25 Weeks Pregnant

Pregnancy comes in all shapes and sizes

25 weeks pregnant:

What's happening with you:

Your uterus is now the size of a soccer ball, and it's growing at a steady pace -- about ½ inch (1 cm) a week. A pregnant belly picture in week 25 will probably show your bump quite clearly from the front and the side, but you may be carrying some pregnancy weight around your legs, hips and back, too. Are women starting to guess the gender of your baby just by looking at you? One of the oldest (and strangely trusted) old wives' tales says that you will carry a girl higher in your abdomen and a boy lower in your belly, but take every prediction with a grain of salt. Your muscle tone, height and body shape will influence how your belly grows, and first time moms-to-be may even find that they're not showing as much as they thought they would by this point.

The top of your uterus is halfway between your bellybutton and your sternum (breast bone) now, which means you may begin to feel a little breathless as it pushes against your diaphragm. And since it's also pushing on your stomach and intestines, your digestion is likely suffering, too. If heartburn, gas and bloating are bothering you, don't force yourself to get through a full meal in one sitting. Instead, eat small amounts at a time to keep you comfortably full.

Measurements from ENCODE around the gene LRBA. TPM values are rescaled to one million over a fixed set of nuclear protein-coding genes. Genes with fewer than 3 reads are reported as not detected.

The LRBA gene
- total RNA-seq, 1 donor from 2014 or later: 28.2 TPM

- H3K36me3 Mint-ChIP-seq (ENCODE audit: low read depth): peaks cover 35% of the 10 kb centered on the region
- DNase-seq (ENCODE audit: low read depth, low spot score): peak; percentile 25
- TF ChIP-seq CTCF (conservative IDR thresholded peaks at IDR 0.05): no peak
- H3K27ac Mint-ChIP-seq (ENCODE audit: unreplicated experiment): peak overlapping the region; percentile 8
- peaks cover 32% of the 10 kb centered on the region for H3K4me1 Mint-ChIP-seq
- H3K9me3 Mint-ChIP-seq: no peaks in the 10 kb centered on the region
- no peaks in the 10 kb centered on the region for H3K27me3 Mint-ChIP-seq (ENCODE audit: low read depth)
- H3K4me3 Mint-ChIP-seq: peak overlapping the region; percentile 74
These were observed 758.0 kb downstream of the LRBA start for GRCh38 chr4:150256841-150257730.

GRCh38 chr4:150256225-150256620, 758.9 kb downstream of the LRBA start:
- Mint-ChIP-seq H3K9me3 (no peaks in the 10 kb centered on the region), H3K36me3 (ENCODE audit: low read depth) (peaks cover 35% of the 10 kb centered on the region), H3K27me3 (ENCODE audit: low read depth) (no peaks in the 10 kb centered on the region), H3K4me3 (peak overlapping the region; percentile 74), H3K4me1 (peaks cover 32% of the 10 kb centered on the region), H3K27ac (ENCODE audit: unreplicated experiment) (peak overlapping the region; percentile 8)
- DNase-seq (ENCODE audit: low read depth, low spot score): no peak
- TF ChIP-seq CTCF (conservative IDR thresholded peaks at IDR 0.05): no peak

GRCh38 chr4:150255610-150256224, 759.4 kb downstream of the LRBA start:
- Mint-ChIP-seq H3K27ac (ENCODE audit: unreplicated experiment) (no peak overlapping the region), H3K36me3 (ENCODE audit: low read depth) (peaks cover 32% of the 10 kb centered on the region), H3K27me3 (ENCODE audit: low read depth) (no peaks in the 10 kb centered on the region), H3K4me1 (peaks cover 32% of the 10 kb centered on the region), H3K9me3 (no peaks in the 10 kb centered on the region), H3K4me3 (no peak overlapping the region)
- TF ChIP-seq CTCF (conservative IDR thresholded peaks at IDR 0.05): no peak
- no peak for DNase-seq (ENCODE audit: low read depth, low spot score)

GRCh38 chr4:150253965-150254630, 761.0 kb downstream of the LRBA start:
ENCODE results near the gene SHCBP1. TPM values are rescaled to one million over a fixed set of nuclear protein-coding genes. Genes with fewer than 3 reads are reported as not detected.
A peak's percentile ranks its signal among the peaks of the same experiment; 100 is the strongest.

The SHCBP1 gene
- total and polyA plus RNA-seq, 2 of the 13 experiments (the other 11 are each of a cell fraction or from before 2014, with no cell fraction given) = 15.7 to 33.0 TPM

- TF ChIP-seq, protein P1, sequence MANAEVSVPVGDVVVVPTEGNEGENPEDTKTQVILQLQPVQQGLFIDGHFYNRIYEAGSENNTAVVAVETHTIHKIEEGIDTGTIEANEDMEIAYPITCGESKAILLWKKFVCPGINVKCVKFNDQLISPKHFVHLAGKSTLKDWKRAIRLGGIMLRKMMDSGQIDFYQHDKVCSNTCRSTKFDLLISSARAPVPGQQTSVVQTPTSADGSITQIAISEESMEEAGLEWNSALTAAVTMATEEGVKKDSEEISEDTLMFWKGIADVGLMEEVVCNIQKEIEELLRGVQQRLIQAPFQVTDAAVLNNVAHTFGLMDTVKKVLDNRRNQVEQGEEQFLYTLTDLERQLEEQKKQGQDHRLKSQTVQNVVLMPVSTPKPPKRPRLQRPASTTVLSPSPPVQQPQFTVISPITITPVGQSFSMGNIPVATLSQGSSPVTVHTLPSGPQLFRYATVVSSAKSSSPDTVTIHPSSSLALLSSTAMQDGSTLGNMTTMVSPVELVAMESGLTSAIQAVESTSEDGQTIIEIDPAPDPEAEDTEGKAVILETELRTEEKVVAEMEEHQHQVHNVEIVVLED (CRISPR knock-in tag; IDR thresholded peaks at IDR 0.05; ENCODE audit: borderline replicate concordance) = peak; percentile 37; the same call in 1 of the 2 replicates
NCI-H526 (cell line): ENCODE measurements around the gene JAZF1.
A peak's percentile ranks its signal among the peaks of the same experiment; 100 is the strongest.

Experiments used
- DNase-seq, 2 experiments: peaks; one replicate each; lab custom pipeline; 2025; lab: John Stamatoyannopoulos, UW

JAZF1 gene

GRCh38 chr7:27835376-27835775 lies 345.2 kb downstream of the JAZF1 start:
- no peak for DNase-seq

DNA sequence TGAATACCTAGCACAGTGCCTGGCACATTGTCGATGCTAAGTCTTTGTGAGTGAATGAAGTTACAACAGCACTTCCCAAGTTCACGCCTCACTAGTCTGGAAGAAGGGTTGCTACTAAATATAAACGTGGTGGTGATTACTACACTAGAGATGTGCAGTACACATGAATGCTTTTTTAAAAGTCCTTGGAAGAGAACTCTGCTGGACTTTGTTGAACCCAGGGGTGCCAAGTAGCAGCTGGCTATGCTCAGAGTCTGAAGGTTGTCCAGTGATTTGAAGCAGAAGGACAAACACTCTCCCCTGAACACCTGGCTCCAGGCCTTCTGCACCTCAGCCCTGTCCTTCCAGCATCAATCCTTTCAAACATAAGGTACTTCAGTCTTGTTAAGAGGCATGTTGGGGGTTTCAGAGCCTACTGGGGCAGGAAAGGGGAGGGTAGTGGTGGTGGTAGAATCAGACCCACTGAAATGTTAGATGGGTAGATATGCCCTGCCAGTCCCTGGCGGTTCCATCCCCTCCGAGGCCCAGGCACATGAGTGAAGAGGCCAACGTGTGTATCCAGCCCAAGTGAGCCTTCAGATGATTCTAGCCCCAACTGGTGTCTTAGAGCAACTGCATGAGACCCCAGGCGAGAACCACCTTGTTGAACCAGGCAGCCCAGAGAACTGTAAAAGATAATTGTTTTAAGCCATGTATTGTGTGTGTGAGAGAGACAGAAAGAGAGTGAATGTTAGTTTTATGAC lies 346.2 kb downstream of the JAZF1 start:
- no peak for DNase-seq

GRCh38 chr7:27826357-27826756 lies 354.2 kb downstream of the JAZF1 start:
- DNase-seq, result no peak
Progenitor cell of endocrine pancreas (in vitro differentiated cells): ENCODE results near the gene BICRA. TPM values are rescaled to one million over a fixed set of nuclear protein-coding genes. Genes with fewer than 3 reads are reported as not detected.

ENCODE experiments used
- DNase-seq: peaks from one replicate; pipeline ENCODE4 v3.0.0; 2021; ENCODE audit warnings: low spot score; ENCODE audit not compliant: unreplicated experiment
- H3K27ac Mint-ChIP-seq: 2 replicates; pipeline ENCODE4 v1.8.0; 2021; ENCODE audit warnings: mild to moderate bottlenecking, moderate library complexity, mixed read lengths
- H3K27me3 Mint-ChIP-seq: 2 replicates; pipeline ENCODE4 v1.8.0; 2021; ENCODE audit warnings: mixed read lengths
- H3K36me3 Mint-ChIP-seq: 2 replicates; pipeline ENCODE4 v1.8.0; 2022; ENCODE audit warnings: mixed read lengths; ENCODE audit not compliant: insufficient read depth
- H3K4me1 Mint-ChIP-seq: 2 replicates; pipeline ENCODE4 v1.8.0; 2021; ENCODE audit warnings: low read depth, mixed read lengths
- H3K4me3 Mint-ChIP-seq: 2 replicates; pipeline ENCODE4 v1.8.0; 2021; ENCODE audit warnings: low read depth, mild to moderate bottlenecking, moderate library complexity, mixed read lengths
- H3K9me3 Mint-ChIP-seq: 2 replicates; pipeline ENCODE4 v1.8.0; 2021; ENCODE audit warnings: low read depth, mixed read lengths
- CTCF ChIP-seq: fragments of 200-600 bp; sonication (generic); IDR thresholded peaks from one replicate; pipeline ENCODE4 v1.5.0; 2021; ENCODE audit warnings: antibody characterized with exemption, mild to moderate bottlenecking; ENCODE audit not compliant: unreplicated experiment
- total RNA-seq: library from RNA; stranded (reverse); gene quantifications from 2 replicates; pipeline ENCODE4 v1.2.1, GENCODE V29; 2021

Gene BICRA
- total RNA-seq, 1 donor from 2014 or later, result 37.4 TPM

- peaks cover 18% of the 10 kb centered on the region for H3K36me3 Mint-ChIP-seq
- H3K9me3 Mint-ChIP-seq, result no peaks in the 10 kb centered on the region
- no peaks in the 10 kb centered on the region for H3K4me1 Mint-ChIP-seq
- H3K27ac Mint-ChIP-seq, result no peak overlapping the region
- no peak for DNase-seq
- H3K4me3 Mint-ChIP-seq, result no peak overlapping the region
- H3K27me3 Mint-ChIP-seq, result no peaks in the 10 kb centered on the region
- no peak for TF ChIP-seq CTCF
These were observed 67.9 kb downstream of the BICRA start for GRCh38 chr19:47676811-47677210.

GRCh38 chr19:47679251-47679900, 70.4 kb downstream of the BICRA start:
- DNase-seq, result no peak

Although mood swings are likely becoming a thing of the past as your hormones level out, it's perfectly normal to feel a bit anxious about the third trimester and beyond. If your doctor has determined from an fFN test that you have a higher risk of delivering prematurely, you may be monitored more closely and told to watch out for signs of preterm labor. While certain things are outside your control, you are ultimately in control of your worries, so try to limit them: prepare yourself for labor by taking a childbirth preparation class, keep an optimistic outlook and reduce stress with relaxation techniques.

What's happening with your baby:

Weighing in at a whopping 1 ½ pounds, your baby is gaining strength with each passing day. A 25 week old fetus measures around 8 ¾ inches from crown to rump, or 13 ½ inches from crown to heel, and his body is straightening as the components of his spine begin to develop. He may have had a slim chance of surviving outside the womb at 23 weeks, but he has a much better chance now: the blood vessels in his lungs have developed enough to help them take in air, and he is one step closer to breathing naturally now that his nostrils have opened.